"We've opened his Inner Eye."
"Doctor Henkle," Banner spoke urgently. "Gamma radiation is dangerous. It has been known to create monsters."
"He's not a monster," there was an odd note of pride in Henkle's voice. "Although Jack was worried about it. He kept on telling me he didn't want to end up like someone he called John Doe."
Banner closed his eyes in pain. That would've been a fear of Jack's… Opening his eyes again, he said just one word.
"Because the time has come for it, Mr. Bannister, because evolution has proven itself to be a dead end. Because we now have the technology, and medical knowledge to do it."
"And your subjects, are they volunteers?"
"No, but you already knew that. Can you imagine a man like Jack McGee actually volunteering for this? Of course not. But he is the perfect subject for this, and he will be the most powerful telekinetic ever created. We have been able to grant him this gift."
Glancing at Jack McGee, seeing the terrifyingly empty gaze, Banner said:
"Somehow, I don't think Jack would call this a gift."
"Well, that's just you, Doctor Banner" Henkle's words froze Banner into immobility. "Actually, if it hadn't been for your work on Gamma radiation, and McGee's articles on the Hulk, I would never have put the whole thing together. You have my eternal gratitude."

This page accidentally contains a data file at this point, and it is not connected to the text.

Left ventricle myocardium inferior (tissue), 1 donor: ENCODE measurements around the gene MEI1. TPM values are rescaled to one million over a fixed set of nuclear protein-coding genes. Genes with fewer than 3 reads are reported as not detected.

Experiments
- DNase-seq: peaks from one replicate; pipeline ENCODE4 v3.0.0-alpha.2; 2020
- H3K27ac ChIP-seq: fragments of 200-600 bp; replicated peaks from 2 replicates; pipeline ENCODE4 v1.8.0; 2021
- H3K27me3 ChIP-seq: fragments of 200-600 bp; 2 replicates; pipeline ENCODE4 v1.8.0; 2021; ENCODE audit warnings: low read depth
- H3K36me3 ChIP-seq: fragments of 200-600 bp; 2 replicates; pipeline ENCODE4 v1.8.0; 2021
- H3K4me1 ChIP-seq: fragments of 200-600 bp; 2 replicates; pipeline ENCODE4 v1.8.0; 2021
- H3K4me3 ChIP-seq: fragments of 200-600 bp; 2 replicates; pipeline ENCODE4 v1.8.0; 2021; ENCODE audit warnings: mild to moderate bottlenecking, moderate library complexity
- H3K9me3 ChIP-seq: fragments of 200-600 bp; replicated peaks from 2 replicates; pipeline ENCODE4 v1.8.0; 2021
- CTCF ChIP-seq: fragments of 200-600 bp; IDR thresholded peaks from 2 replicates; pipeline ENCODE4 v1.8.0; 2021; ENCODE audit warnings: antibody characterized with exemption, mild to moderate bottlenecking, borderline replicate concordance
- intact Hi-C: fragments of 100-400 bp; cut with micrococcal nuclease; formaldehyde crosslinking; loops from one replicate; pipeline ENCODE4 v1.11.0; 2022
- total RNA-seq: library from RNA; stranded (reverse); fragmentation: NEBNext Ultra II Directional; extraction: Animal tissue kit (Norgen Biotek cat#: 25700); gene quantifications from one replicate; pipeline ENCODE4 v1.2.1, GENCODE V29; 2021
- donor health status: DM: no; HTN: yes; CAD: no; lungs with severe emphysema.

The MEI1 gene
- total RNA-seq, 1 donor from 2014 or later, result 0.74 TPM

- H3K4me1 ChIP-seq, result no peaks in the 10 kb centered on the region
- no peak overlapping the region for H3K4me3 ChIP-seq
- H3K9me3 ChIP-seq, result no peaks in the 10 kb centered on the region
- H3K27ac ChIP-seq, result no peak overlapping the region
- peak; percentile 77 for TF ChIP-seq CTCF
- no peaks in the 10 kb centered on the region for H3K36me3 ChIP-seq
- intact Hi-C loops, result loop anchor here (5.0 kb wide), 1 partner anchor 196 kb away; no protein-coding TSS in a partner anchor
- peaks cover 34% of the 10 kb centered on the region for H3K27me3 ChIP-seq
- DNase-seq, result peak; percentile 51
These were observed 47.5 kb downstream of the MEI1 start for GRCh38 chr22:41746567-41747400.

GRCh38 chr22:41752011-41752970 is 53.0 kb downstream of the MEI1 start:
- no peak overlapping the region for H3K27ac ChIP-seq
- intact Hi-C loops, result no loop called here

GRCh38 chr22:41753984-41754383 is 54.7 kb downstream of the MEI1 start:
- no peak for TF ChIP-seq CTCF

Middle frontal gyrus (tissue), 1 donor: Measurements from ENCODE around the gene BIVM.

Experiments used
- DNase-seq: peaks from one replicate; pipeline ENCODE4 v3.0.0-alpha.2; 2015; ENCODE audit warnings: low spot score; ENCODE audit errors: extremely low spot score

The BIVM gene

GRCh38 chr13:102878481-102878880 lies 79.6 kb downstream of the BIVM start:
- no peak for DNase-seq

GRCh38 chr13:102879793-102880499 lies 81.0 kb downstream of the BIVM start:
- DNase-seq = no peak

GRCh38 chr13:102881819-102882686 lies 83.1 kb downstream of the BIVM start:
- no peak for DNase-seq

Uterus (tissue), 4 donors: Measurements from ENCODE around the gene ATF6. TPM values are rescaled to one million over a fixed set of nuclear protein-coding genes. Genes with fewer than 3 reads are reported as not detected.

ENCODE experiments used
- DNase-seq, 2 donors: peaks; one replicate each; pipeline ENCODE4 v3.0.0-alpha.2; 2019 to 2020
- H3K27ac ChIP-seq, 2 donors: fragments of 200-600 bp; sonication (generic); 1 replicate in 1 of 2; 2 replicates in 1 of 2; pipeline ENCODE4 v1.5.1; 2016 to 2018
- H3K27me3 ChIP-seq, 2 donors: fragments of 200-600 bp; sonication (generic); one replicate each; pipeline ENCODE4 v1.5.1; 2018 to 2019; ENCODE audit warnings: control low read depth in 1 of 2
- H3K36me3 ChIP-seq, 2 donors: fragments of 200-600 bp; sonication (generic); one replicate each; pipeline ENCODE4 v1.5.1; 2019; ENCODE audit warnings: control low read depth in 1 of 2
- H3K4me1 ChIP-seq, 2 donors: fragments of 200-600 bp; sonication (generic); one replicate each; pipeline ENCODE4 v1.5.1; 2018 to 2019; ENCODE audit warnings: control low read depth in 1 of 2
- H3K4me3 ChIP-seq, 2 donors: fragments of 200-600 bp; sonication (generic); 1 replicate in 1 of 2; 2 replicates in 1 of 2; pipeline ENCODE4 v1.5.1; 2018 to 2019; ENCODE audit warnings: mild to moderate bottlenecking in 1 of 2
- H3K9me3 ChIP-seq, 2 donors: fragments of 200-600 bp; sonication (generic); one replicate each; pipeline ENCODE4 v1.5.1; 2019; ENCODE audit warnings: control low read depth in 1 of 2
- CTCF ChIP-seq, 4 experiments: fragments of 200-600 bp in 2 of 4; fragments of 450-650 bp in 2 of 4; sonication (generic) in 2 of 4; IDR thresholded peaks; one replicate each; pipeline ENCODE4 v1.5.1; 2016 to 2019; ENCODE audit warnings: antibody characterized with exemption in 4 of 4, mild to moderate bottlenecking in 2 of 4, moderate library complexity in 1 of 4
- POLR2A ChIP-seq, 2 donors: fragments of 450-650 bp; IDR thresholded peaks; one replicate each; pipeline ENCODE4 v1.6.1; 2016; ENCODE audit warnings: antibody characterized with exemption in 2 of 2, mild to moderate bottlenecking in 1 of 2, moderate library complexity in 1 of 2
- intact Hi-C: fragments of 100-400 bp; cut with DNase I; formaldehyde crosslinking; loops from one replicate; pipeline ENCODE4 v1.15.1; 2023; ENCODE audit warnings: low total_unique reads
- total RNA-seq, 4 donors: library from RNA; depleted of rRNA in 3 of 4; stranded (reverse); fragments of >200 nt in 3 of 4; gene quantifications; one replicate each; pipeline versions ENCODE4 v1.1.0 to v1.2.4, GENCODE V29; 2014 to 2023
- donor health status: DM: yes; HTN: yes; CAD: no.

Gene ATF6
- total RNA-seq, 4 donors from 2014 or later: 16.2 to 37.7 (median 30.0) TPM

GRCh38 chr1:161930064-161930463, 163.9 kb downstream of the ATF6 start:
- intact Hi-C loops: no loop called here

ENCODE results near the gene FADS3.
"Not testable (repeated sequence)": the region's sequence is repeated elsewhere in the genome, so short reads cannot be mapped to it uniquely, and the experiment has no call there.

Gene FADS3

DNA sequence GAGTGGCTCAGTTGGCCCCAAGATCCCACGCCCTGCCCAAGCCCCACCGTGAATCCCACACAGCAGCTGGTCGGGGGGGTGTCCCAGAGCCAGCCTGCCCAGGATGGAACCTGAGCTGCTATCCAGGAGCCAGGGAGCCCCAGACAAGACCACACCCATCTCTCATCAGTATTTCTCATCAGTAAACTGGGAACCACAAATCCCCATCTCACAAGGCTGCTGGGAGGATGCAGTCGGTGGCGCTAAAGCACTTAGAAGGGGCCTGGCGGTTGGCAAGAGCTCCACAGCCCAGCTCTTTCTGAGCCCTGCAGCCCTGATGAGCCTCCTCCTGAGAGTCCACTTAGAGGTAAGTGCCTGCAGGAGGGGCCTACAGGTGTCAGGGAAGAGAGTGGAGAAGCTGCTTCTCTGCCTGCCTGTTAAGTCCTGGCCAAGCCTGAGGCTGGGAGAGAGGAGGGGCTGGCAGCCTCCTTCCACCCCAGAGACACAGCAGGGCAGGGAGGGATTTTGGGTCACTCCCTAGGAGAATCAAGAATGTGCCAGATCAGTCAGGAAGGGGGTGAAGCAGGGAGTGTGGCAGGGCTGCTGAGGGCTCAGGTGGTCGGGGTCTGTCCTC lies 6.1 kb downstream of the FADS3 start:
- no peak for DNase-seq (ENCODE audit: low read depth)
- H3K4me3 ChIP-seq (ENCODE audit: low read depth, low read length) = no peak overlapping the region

After a pause David realized that this man knew who he was. That would only be possible if Doctor Henkle was part of the scientific community. Then it hit him; this was none other than Werner Henkle! The only problem was that Werner Henkle had dropped off the face of the planet a few years ago…
Gesturing to two of the guards, Henkle said:
"Take our visitor, and put him in one of the cells. We can deal with him after we've taken care of McGee."
Banner tried to back away, tried to get closer to McGee, but the two guards overpowered him very quickly. As he struggled in their arms, he said:
"Doctor Henkle, you don't know what you've done to Jack McGee."
"I have a pretty good idea," Henkle cast a smiling gaze upon the reporter.
He made a gesture and the guards dragged Banner away. Other men armed with guns ran up. Banner tried to pull back, looking over his shoulder at McGee. The other man seemed to be unaware of the new arrivals, but something had lifted those men-all six of them-bowling them over like Nine Pins.